The joint statement reiterates Washington and its allies’ refusal to recognize the results of Venezuela’s upcoming May 20 elections which they consider “lacking in legitimacy and credibility” despite a host of electoral guarantees agreed to by a section of the opposition backing former Governor Henri Falcon’s candidacy.

Additionally, the document “calls on countries which have adopted measures to amplify them and strengthen them,” alluding to sanctions and other unilateral measures which have been imposed by the US, Canada, and most recently Panama.

Alongside pushing for more sanctions against Caracas, the declaration urges the international community to “support Venezuela’s economic recovery” but only “once the democratic and constitutional order has been restored”.

President Maduro was not present at the summit following a last-minute announcement he would  boycott the event in order to “stay at home with the Venezuelan people” despite previous promises to attend the gathering “come rain or shine, by air, land, or sea”. From Caracas, he proclaimed that the meeting in Peru had been a “complete failure” and “a total waste of time,” and was “not one our priorities, it never has been”.

“I was seeing reports of some empty speeches by right-wing, unpopular, murderous, imperialist lackey presidents,” Maduro declared during a rally against US bombing of Syria on Saturday.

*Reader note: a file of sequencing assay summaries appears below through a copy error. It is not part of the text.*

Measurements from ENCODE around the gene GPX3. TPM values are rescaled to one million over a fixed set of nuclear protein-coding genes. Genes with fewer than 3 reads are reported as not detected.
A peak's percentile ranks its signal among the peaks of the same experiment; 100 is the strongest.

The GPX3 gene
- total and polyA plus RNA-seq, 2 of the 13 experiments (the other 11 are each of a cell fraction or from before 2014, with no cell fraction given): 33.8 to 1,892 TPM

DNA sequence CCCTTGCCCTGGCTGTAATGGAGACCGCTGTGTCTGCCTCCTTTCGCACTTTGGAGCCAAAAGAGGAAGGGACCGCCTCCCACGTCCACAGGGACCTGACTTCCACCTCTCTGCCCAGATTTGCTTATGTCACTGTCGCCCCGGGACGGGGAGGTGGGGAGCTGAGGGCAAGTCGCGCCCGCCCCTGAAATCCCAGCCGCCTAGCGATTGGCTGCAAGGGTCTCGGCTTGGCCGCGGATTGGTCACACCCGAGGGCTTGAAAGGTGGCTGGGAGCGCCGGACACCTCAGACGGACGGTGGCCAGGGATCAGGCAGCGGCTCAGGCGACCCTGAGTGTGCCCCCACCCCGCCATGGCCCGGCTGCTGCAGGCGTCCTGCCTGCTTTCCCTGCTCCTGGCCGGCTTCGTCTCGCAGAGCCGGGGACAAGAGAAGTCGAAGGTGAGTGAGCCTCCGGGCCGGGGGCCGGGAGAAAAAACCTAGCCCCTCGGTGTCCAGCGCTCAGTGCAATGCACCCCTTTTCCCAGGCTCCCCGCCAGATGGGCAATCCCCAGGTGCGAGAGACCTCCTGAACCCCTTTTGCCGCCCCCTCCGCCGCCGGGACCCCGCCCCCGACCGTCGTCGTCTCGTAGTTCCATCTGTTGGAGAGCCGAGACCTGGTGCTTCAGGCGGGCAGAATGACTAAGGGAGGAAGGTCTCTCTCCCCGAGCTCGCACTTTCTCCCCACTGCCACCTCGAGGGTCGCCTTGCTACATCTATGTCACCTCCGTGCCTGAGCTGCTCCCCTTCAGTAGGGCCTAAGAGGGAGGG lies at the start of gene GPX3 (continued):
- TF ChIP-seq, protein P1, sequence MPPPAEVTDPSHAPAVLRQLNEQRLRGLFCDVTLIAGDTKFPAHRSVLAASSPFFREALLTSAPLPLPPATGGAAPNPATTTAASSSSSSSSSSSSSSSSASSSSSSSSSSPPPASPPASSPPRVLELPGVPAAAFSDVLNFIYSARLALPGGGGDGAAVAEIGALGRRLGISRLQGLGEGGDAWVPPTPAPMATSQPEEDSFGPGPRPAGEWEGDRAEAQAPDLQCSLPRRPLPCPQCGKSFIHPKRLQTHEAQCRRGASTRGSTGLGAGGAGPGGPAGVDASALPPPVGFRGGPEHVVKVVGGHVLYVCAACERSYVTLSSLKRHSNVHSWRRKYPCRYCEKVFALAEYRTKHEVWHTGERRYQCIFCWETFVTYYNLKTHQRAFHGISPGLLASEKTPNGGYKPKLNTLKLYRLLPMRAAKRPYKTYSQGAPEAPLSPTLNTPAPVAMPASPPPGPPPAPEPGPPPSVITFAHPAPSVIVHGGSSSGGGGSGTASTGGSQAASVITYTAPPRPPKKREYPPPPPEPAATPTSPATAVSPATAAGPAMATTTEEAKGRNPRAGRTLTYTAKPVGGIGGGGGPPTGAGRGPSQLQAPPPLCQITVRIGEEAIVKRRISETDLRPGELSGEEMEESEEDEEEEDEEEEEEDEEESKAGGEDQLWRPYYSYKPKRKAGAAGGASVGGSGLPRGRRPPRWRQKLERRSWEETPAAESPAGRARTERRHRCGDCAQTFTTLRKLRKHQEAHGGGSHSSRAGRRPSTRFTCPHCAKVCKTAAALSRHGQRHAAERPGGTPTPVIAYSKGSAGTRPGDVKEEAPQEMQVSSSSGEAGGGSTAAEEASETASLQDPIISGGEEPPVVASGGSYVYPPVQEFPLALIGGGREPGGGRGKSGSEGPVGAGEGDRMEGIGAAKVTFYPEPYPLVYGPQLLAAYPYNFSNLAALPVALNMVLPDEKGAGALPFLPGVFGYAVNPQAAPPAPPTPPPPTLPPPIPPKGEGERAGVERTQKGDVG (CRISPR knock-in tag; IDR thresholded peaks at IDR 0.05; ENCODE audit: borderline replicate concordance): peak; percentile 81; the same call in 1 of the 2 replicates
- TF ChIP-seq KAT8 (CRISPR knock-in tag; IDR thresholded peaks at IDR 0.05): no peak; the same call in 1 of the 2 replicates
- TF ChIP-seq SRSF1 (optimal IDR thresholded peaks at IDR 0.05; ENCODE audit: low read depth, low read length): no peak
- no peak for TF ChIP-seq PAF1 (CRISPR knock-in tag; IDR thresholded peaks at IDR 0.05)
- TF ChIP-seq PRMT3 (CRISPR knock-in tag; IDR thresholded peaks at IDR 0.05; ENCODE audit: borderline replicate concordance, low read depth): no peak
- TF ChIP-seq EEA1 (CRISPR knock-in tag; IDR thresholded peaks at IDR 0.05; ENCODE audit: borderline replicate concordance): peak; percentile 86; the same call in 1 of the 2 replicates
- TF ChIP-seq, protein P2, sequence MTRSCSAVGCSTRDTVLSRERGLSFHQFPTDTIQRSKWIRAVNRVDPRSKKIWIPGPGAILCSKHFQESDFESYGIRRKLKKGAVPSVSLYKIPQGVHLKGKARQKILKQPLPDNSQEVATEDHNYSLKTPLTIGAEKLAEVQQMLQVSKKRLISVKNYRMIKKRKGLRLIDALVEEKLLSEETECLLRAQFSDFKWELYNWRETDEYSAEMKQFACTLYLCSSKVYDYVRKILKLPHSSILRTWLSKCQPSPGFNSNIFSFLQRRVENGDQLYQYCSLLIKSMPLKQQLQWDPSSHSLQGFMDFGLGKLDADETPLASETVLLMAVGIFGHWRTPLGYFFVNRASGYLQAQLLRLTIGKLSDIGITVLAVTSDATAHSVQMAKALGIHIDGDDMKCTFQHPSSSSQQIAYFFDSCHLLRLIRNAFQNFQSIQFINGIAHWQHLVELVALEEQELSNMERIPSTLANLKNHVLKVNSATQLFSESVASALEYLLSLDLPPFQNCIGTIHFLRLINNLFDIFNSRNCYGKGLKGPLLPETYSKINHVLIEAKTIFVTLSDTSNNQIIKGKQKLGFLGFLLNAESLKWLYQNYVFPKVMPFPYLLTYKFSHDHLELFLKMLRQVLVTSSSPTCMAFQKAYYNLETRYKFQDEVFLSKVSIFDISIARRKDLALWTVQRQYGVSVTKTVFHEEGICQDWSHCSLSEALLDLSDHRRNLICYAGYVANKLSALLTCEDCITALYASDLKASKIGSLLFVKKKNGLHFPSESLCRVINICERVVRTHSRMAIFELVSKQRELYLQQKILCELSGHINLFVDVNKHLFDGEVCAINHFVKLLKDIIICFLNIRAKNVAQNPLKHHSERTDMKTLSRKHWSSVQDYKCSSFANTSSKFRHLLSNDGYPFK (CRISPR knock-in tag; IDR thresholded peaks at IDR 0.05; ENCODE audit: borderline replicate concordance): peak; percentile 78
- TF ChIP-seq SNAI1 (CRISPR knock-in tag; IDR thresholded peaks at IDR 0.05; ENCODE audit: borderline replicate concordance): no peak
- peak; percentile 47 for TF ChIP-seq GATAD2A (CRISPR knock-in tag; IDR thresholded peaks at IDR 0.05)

Maduro had been banned from attending the summit by Peru’s ex-president, Pedro Pablo Kuczynski before the Peruvian leader was forced to step down in March following allegations that he received bribes worth more than US$1 million from Brazilian construction firm Odebrecht.

The move provoked a backlash from Caracas’ regional allies as well as talk of holding an alternative summit in St. Vincent & the Grenadines, but ultimately only Antigua and Barbuda ended up boycotting the gathering in solidarity with Venezuela.

Venezuela was not entirely without representation at the summit, however, as numerous opposition leaders made the trip to lobby for stepped-up international pressure on the Caribbean country, including further sanctions.

National Assembly deputies such as Julio Borges and Williams Davila, ex-mayors such as David Smolansky and Antonio Ledezma, who are both currently fleeing the Venezuelan justice system, as well as Popular Will party National Coordinator Carlos Vecchio traveled to Lima to participate in the gathering.

On the sidelines of the summit, they met with stalwarts of US policy in the region such as hardline Florida Republican Senator Marco Rubio, Organisation of American States Secretary General Luis Almagro, USAID Administrator Mark Green, and even Pence himself.

“In a meeting with the US vice president, I called for humanitarian intervention and the expansion and intervention of sanctions for Maduro, members of his inner circle, frontmen, the confiscation of goods and assets stolen from Venezuela,” tweeted Ledezma, who was indicted in 2015 in connection to alleged efforts to violently overthrow the government and fled house arrest last November.

Last August, the Trump administration imposed harsh financial sanctions on Venezuela and its state oil company PDVSA, which at the time were publicly endorsed by the opposition. The move was followed by subsequent rounds of sanctions targeting top Caracas officials, with Canada and the European Union following suit.

Edited and with additional reporting by Lucas Koerner from Caracas.